In response to the problem of error and doubt and malice, Christ came near. Into a world where “none does good, not even one,” Christ boldly came and lived and called himself by the name “son of man”. To the heavenly ear, I imagine that sounded as discordant as a pastor unapologetically proclaiming himself as “son of harlots” or “son of drug-dealers”. The words of scripture abound with tenderness for those we reject as “lost” or “fallen” or “disgraced”: “feed my lambs“, “restore them gently“, “repent and live!

If you see anyone as “enemies of Christ”, go among them, befriend them, do good to them. That’s what Jesus did for us when we were all his enemies.

Spiritual lessons from Spirit Airlines

3 Spiritual lessons learned flying the dreaded Spirit Airlines

In Pride and Prejudice, when Mr. Darcy asks Lizzy Bennet to dance, she curses herself: “Why could I not think of an excuse? I promised myself I would never dance with him… hateful man!”

So, you can imagine how I felt when I recently found I had no choice but to fly on the poster child of all that is wrong nowadays with air travel and, by extension, our country: the dreaded Spirit Airlines. The Internet is crawling with Spirit Airlines horror stories, but booking last-minute, the only alternative would have been 5 hours out of my way for 3x the cost. So, I decided to bite the bullet, buy a ticket, and do my dance with the devil.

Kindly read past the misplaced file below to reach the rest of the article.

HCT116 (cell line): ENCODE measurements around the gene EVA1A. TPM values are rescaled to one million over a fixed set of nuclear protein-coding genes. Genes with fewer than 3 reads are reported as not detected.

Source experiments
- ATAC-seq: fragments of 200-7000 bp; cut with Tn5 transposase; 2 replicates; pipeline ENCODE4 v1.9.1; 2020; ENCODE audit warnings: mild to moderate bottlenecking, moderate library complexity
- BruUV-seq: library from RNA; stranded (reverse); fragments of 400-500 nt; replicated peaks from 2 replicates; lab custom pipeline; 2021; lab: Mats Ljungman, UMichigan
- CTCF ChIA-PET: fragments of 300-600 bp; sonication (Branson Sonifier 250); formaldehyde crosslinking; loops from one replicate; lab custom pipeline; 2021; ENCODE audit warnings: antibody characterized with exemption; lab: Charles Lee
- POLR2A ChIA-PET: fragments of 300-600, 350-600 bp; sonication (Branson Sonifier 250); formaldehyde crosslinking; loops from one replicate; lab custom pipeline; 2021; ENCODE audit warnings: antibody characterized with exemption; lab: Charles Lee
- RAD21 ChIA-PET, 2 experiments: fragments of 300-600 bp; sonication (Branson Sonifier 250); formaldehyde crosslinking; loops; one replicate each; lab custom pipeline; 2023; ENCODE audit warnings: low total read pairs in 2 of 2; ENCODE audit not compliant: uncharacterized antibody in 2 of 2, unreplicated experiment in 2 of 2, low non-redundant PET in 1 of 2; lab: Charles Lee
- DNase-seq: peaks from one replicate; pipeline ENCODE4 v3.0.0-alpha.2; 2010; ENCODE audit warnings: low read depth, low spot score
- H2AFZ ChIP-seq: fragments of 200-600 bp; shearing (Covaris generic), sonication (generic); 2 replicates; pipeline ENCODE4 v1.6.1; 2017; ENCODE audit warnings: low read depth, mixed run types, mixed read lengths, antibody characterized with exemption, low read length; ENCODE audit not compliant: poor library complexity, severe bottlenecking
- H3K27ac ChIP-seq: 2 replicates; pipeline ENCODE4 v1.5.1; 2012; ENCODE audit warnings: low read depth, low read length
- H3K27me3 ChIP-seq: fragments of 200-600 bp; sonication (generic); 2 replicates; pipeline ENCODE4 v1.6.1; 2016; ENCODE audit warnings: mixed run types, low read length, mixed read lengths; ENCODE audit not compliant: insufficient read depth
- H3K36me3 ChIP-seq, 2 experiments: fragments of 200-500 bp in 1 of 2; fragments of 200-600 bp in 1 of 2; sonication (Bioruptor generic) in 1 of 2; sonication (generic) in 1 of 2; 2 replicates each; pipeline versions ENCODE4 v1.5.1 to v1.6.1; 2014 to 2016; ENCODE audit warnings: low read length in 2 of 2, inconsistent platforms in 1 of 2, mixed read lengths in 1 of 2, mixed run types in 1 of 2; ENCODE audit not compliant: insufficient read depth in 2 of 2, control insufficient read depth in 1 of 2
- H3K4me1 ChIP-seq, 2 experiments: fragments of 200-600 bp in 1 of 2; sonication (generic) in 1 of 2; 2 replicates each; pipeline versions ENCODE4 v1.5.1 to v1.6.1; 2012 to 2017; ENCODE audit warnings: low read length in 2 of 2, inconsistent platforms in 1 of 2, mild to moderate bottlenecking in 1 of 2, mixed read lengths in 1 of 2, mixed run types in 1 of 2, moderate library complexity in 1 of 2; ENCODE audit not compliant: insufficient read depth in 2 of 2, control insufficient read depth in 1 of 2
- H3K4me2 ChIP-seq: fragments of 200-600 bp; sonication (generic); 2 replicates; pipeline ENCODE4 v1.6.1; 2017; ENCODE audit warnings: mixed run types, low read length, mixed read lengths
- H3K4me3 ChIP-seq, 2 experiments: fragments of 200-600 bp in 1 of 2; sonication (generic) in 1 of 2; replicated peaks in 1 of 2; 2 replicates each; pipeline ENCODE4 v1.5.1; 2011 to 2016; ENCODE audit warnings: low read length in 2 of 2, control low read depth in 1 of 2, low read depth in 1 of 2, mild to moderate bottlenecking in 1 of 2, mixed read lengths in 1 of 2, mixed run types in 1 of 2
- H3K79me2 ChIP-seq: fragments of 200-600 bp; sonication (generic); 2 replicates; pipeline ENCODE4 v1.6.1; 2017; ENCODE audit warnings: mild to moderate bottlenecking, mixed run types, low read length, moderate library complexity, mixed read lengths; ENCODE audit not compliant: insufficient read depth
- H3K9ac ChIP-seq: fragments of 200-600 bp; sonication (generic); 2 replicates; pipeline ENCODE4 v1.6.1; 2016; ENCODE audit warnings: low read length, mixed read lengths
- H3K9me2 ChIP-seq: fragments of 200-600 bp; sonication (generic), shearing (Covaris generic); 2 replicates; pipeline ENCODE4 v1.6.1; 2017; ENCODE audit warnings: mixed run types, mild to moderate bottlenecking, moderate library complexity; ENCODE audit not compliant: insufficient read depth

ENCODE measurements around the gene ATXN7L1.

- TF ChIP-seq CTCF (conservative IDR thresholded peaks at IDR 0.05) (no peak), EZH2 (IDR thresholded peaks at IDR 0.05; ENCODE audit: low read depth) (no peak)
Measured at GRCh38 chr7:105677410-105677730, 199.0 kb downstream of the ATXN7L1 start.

Since “forewarned is forearmed”, before flying I engrossed myself the ways that Spirit had victimized others and was likely to try victimizing me. In so doing, I had the opportunity to reflect. What would Jesus say about the business practices of Spirit Airlines? What makes people hate them so much? What would Jesus say about that?

The business of ungrace

The truth is, unmerited grace has never come from profit-driven corporations. Love expressing itself through sacrifice is a much likelier source of the real thing.

The number one complaint that people had about Spirit Airlines was this: I was in some kind of trouble, and they wouldn’t help me. I was late for my flight, I had different bags than I’d planned, there was bad weather or a pilot overslept– none of these things are Spirit’s problem and they don’t care who knows it. It is on you to solve all of these problems yourself, at your own (often considerable) expense.

Likewise, the number one response of Spirit’s defenders was, “You should have.” As in, you should have bought travel insurance, you should have arrived earlier, you should have planned better. Everything is your fault. Which is true— you could have done all those things. It’s just that saying so isn’t helpful to someone awash in stress hormones.

Compare and contrast with Jesus. In Jesus’s time, the guilty flocked to him for grace— the woman caught in adultery, the too-short tax collector, even Peter upon first meeting Jesus— none of them pled innocence. And still Christ offered each what they needed but had no right to expect.

In our age, people have ceased to look to the Church for grace, and rightly so in many cases, I’m sorry to say. Vanishing grace is all too real. Corporate America has filled the void, to such an extent that people become volubly angry at Spirit when they fail to live up to the perceived social contract. But the truth is that unmerited grace has never come from profit-driven corporations. Disney will take care of you, but only because you’ve paid thousands of dollars to be there. Love expressing itself through sacrifice as modeled by Our Lord is a much likelier source of the real thing. No matter how many in the church may lose sight of that, there still are a lot who remember.